I Don’t Like Needles

“Okay, so the idea of acupuncture is good, helping the body maximize its natural healing ability with no bad side effects.  But getting stuck with needles like a pincushion???  You’ve got to be kidding!”

Yes, there are quite a few folk who share this sentiment.  I was one of them, even as I started my training in acupuncture.  I’m a huge needlephobe, the one who requires smelling salts after a blood draw at the lab.  So I get it.

The lovely thing I discovered, though, is that acupuncture is nothing like having blood drawn or getting an injection.  In fact, I think our tool shouldn’t even be called a needle.  Perhaps call it a filament, or a Qi beacon.  It is so small, like a piece of thick hair, and bendable.  Many people don’t feel any discomfort at all.  They’ll ask me, “Have you put a needle in yet?”  And I’ll respond, “Yes, that’s the fifth one…”

Not convinced?  Here is more helpful information:  What makes acupuncture painless is, first, the practitioner’s expertise, and second, whether it is Chinese style or Japanese style acupuncture.  Each type has it strengths.  The main difference in terms of comfort is that Japanese style promotes a “zero pain” insertion technique with specially coated needles that just glide through the dermis.  After that, there is very little or no manipulation of the needles to intensify the “Qi response”.

That Qi response may feel like a warm, heavy or achy sensation, or like energy traveling up and down a limb or body.  It’s all good.  And within a short time, you are totally relaxed, possibly drifting off to sleep.

Now if you are still freaking out, no worries, Mate, as there are other methods that get you the great results of acupuncture without getting needled!  One of my favorites is “electrostim” and what I call “mini electrostim”.

Electrostim(ulation) uses pairs of electrode pads applied to skin over acupuncture points with a low current passed between them for 10 to 20 minutes.  The mini electrostim looks like a big pen and discharges a low current for 15 to 30 seconds to a single acupuncture point at a time, usually on the ears.  The sensation falls way short of the static electrical charge you get when you cross the room and touch someone or something that zaps you.  Electrostim is particularly useful for acute or chronic pain – it interrupts the pain cycle.  Electrostim also activates organ or systems function and rebalances areas that may need a jump start.  The intensity of either treatment is set at a patient’s comfort level.  And, of course, your practitioner has been highly trained on this equipment prior to licensure.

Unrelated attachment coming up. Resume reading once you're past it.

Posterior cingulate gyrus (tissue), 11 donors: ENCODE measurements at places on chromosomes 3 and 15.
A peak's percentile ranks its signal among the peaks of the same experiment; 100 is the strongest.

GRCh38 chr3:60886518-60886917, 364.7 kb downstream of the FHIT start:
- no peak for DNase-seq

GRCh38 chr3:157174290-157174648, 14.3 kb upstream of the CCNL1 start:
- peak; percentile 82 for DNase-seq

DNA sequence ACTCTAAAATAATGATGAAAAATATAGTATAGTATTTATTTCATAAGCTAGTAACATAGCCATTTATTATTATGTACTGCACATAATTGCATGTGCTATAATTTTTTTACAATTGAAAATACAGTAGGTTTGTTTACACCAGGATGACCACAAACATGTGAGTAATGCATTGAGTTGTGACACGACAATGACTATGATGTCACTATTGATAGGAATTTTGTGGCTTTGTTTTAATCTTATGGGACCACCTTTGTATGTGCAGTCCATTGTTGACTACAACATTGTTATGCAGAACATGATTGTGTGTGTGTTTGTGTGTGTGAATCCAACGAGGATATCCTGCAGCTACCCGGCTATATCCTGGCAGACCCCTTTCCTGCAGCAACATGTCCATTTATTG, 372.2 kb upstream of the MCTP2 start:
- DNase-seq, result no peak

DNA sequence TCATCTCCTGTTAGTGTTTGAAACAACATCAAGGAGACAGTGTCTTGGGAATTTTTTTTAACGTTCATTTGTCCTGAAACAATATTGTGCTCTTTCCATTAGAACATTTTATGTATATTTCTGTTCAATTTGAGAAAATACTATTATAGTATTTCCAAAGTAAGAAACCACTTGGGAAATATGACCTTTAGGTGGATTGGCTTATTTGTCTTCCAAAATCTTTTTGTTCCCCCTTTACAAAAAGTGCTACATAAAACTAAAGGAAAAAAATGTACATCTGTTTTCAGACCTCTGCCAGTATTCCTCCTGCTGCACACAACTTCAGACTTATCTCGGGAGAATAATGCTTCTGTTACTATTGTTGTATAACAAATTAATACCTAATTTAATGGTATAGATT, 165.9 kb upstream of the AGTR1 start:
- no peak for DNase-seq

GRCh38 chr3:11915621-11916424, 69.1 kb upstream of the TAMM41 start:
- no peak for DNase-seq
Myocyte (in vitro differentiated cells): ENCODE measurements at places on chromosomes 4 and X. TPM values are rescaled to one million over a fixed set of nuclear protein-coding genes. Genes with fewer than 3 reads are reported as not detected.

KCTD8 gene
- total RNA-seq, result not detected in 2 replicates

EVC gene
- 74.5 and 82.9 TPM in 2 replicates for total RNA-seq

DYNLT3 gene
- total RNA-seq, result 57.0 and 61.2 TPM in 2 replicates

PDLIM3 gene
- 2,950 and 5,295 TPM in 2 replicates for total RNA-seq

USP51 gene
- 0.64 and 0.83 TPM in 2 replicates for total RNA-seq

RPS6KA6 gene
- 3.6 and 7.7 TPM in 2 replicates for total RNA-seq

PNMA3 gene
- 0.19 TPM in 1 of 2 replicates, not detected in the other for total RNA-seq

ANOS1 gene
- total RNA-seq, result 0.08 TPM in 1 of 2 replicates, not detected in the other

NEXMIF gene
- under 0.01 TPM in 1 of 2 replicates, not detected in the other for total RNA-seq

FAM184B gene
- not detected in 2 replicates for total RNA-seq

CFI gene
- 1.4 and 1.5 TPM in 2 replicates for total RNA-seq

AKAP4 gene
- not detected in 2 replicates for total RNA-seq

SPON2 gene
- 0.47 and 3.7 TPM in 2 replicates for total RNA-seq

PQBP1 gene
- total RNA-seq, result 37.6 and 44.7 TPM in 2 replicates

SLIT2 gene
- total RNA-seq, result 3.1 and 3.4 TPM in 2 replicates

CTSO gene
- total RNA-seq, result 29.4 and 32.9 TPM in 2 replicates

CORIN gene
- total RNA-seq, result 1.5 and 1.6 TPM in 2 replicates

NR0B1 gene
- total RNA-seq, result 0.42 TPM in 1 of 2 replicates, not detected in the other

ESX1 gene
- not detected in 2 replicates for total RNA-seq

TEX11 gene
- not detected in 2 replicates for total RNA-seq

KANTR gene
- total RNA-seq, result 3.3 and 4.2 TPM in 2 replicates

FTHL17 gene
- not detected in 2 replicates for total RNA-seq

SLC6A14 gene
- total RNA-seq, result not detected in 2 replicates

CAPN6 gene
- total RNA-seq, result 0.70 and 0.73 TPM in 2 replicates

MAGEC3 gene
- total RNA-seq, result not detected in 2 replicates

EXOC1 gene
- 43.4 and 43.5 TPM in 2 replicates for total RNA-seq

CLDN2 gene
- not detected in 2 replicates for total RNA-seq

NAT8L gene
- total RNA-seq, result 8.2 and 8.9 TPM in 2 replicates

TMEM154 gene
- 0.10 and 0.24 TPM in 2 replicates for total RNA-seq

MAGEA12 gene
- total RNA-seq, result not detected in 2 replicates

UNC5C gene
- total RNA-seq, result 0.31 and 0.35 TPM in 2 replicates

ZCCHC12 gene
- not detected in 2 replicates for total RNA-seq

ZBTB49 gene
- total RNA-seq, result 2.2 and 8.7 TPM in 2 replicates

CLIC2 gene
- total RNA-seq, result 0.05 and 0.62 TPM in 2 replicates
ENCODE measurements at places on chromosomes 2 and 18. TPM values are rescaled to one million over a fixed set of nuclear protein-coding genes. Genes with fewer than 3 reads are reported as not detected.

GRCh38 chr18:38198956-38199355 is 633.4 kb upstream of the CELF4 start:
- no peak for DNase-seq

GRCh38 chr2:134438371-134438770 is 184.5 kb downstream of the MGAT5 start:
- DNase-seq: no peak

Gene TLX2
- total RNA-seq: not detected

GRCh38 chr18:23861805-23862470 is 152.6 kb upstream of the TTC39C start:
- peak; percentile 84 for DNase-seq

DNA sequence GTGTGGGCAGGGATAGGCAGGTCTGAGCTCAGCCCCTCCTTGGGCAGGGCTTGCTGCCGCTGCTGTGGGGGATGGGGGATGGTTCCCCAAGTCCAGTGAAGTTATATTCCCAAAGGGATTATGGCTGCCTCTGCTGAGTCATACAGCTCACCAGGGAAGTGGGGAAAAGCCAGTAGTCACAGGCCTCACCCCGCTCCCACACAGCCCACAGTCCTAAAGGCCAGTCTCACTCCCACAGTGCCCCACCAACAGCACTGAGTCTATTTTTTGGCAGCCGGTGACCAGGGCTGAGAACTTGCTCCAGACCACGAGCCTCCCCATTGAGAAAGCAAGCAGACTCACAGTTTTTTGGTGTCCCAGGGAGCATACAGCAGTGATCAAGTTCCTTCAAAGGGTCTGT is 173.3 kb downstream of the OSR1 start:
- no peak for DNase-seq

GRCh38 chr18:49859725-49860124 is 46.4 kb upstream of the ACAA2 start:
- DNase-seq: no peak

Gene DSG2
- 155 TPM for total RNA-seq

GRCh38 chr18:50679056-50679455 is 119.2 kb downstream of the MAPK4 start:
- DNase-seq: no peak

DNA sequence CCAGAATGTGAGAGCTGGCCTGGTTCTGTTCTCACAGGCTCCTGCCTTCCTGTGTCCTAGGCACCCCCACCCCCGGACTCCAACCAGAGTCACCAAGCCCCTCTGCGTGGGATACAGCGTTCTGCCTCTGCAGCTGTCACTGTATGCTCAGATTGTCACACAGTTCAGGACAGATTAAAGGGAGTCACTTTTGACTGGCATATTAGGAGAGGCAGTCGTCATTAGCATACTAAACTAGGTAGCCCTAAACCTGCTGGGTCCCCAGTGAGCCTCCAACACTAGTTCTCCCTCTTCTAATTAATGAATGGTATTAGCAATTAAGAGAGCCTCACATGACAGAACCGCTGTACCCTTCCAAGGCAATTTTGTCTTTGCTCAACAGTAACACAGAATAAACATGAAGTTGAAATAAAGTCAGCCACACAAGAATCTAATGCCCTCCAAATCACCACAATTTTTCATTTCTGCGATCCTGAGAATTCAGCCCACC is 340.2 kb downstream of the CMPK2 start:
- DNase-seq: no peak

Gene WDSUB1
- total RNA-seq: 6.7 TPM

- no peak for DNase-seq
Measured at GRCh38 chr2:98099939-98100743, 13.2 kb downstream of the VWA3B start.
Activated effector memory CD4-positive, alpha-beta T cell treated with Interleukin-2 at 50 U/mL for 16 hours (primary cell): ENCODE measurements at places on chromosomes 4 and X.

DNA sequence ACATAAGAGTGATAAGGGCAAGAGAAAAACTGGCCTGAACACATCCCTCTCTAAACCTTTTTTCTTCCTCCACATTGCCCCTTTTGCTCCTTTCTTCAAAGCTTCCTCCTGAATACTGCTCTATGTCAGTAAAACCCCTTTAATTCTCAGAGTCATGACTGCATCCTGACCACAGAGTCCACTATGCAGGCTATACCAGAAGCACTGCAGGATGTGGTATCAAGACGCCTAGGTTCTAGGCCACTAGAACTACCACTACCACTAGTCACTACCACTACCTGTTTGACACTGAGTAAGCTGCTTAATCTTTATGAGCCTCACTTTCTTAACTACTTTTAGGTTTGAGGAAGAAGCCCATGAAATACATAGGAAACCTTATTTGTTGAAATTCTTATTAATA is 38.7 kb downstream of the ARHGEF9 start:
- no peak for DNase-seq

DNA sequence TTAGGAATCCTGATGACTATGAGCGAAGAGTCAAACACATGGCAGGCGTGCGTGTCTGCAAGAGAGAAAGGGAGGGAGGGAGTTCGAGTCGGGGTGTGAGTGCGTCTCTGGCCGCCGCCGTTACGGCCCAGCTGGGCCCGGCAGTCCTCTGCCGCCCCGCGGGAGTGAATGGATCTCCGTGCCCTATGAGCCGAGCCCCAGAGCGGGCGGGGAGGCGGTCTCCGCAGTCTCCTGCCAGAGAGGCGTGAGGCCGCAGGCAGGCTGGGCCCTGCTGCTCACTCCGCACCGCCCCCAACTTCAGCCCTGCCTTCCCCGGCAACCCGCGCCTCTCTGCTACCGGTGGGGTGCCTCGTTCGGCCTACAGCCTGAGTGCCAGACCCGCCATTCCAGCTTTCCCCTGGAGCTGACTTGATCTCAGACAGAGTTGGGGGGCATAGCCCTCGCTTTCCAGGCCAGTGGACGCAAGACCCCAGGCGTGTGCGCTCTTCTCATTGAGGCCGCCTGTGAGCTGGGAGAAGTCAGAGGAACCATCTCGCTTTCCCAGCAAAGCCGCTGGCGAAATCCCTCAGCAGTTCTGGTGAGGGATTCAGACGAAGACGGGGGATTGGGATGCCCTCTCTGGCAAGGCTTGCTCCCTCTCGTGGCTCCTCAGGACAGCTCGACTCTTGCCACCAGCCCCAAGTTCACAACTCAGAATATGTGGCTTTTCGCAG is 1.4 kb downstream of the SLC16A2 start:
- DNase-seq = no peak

Some acupuncturists do non-invasive energy work by applying gold and silver Teishin needles to the skin.  This method, called “contact needling”, is another gift from Japan.  Most practitioners use “seeds” or tiny magnets which are taped on ear points for a few days.  Others teach self-healing movement routines like medical Qi Gong or Tai Qi.  I found Qi Gong to be another good surprise, more effective over three months than physical therapy for ten months, in my case.

So, there are some healing alternatives for your consideration.  Lastly, acupuncture works for an endless list of maladies and diseases, not just pain.  If you are not sure that acupuncture can help you, please take a moment to view our acupuncture page.

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